HEALTH NOTES: We drink less often (but still get drunk)
Britons are drinking alcohol far less often than they were a decade ago, a new survey suggests.
Fewer than one in 20 say they drink wine, beer or spirits daily, according to a poll of 1,032 Britons by medical tech company Allurion.
Polls conducted a decade ago estimated this figure to be roughly one in ten.
Fewer than one in 20 Britons say they drink wine, beer or spirits daily, according to a poll of 1,032 Britons by medical tech company Allurion (file photo)
The new survey, which polled 1,000 residents of seven nations, also found Britons are boozing less often than our European neighbours.
Nine per cent of French people drink wine at least once a day, 16 per cent do so in Italy, and 15 per cent of Spaniards drink beer daily.
However, other research suggests Britain still tops the chart for the most amount of alcohol drunk in one sitting.
A global report from 2019 found that people in the UK get drunk once a week on average – more than any other nation.
Runners, pull your socks up!
Joggers are familiar with ‘runner’s stomach’ – cramping, nausea and diarrhoea triggered by intense exercise. But could compression socks prevent it?
Known medically as exercise-induced gastrointestinal syndrome, it happens when blood is redirected from the gut to the leg muscles during running, depriving it of nutrients and oxygen.
Runners compete in the 2011 London marathon in April 17 2011 – with socks pulled up high
Australian researchers recruited 46 competitors in a marathon and asked half to wear the socks, which help push blood up from the legs.
Blood tests measuring a protein indicating gut inflammation, taken before and after the race, showed that those who didn’t wear the socks saw protein levels jump by an average of 107 per cent 24 hours after the race, compared to 38 per cent in the sock-wearing group.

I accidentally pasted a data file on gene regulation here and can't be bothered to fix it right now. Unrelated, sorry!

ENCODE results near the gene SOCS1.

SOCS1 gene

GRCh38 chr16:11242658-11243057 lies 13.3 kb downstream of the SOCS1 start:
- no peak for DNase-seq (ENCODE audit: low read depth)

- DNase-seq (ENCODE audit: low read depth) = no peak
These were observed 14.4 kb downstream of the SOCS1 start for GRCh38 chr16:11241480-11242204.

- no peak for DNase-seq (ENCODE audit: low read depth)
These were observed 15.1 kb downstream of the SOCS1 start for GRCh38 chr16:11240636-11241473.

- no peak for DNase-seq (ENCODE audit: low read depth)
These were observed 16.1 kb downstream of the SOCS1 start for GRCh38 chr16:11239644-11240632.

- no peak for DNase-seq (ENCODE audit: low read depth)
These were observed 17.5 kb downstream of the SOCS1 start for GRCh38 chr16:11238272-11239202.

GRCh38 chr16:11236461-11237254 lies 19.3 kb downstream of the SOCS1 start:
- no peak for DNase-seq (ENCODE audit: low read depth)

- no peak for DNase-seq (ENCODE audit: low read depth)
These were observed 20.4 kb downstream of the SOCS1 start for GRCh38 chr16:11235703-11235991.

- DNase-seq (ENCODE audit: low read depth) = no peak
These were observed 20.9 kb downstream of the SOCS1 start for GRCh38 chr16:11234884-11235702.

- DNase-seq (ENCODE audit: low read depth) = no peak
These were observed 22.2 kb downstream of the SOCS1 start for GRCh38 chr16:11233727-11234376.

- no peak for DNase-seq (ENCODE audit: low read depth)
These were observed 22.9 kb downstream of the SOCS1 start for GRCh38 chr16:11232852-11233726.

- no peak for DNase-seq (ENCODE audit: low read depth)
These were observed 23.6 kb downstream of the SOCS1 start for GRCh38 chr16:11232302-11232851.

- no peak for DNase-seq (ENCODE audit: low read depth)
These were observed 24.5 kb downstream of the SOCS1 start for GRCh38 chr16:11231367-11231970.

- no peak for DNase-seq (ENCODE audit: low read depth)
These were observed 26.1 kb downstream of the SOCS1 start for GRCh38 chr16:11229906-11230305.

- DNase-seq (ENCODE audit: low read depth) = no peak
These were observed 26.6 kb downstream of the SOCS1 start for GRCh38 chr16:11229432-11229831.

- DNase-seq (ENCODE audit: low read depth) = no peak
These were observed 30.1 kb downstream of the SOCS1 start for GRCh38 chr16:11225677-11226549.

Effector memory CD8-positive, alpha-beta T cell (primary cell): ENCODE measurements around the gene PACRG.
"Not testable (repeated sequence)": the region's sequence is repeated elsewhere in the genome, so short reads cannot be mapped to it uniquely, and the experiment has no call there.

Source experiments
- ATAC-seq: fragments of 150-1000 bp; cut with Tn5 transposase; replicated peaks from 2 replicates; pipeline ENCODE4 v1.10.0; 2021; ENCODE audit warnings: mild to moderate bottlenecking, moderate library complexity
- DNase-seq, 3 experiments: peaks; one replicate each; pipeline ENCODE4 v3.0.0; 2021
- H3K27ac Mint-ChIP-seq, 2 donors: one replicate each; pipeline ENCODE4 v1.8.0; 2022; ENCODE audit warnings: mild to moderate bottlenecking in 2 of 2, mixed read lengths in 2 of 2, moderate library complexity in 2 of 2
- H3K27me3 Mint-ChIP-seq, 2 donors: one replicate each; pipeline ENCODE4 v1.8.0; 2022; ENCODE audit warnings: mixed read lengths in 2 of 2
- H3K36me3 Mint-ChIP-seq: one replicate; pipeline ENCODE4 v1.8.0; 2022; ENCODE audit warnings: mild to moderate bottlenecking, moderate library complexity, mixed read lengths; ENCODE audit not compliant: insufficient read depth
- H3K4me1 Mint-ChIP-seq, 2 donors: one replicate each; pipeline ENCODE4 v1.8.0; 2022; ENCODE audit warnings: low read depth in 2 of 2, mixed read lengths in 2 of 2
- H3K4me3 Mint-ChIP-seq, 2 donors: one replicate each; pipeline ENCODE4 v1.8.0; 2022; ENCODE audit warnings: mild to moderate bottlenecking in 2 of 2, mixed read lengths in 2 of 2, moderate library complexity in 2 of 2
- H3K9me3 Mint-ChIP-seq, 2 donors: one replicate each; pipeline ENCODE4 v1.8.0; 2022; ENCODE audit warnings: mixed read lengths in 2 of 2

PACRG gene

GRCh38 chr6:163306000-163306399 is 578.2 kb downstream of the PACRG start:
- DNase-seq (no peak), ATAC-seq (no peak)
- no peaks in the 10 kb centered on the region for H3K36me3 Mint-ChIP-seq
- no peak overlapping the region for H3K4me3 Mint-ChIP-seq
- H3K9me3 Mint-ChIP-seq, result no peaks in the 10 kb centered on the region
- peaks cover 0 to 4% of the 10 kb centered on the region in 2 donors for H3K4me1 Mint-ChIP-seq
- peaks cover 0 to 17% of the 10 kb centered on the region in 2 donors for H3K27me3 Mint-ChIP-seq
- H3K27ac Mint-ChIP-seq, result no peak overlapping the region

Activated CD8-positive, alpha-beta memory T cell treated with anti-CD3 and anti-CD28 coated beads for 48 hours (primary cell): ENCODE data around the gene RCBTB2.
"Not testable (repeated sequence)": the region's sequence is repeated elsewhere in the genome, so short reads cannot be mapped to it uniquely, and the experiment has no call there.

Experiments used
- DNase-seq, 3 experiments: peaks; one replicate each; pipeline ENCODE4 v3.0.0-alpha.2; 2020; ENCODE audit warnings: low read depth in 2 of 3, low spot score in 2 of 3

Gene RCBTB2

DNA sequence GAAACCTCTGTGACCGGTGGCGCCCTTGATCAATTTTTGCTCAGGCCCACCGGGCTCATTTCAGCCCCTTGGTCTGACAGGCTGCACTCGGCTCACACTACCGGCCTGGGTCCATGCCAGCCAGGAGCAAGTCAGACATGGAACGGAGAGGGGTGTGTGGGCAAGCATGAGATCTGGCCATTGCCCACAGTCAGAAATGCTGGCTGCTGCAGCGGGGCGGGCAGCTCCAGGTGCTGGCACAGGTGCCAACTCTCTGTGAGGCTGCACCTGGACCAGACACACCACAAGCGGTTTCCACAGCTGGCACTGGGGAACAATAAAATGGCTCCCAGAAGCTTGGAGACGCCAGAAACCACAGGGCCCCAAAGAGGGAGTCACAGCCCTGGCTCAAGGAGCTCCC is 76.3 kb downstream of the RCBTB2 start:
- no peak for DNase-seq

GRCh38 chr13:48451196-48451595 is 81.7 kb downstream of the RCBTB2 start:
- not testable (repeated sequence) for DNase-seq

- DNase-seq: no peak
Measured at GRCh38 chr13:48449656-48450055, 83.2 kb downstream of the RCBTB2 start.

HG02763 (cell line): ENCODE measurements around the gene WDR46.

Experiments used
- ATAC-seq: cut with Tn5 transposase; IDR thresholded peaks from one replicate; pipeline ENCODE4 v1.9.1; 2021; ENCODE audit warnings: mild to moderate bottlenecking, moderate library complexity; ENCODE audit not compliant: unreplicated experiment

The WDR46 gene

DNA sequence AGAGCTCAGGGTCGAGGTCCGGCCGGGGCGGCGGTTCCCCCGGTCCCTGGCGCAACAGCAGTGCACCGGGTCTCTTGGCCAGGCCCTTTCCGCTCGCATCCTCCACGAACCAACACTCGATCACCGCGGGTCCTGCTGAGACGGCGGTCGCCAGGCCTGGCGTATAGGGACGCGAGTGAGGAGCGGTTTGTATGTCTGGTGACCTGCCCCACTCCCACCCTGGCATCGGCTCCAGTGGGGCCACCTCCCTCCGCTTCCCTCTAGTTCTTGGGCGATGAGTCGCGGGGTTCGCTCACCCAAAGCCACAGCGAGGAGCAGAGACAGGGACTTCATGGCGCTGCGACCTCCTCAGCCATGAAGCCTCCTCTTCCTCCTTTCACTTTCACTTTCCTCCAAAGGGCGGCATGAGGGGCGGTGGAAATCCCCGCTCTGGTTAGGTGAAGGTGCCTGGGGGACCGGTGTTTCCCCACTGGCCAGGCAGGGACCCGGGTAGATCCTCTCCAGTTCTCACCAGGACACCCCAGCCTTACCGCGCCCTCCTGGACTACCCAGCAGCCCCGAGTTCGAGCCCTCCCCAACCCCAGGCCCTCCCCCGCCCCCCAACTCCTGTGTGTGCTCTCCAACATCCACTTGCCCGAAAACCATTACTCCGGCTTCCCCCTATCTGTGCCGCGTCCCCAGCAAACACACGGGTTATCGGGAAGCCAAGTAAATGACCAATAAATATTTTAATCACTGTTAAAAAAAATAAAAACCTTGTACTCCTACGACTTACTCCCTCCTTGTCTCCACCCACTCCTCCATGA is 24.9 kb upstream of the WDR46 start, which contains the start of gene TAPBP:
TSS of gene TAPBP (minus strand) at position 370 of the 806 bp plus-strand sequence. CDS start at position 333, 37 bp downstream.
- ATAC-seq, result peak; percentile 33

Obese women are much more likely than those of a healthy weight to suffer catastrophic side effects of the contraceptive Pill.
It is estimated that up to 12 in every 10,000 women who take the combined pill for a year suffer a serious blood clot in a vein, called venous thromboembolism. Now a review by Italian researchers has found that for those who are obese, the risk is 24 times that of someone of a healthy weight.
The researchers explain that those carrying excess weight are already at increased risk of clots, regardless of the Pill, while the extra boost of the female sex hormone oestrogen can thicken the blood, increasing the risk.
The researchers say progesterone-only pills may be safer for these people.
Terminally ill people in Leeds are being offered the support of ‘end-of-life doulas’ to ease pressure on GPs and hospitals.
GP Gill Pottinger said doulas, who offer non-medical support, were helpful in cases where patients had no family around and where patients wished to die at home.
Emma Clare, a director of End of Life Doula UK, said: ‘We might offer emotional support for one client and administrative help for someone else. This can range from helping with advance plans, to refusing treatment to getting power-of-attorney arrangements in place.’
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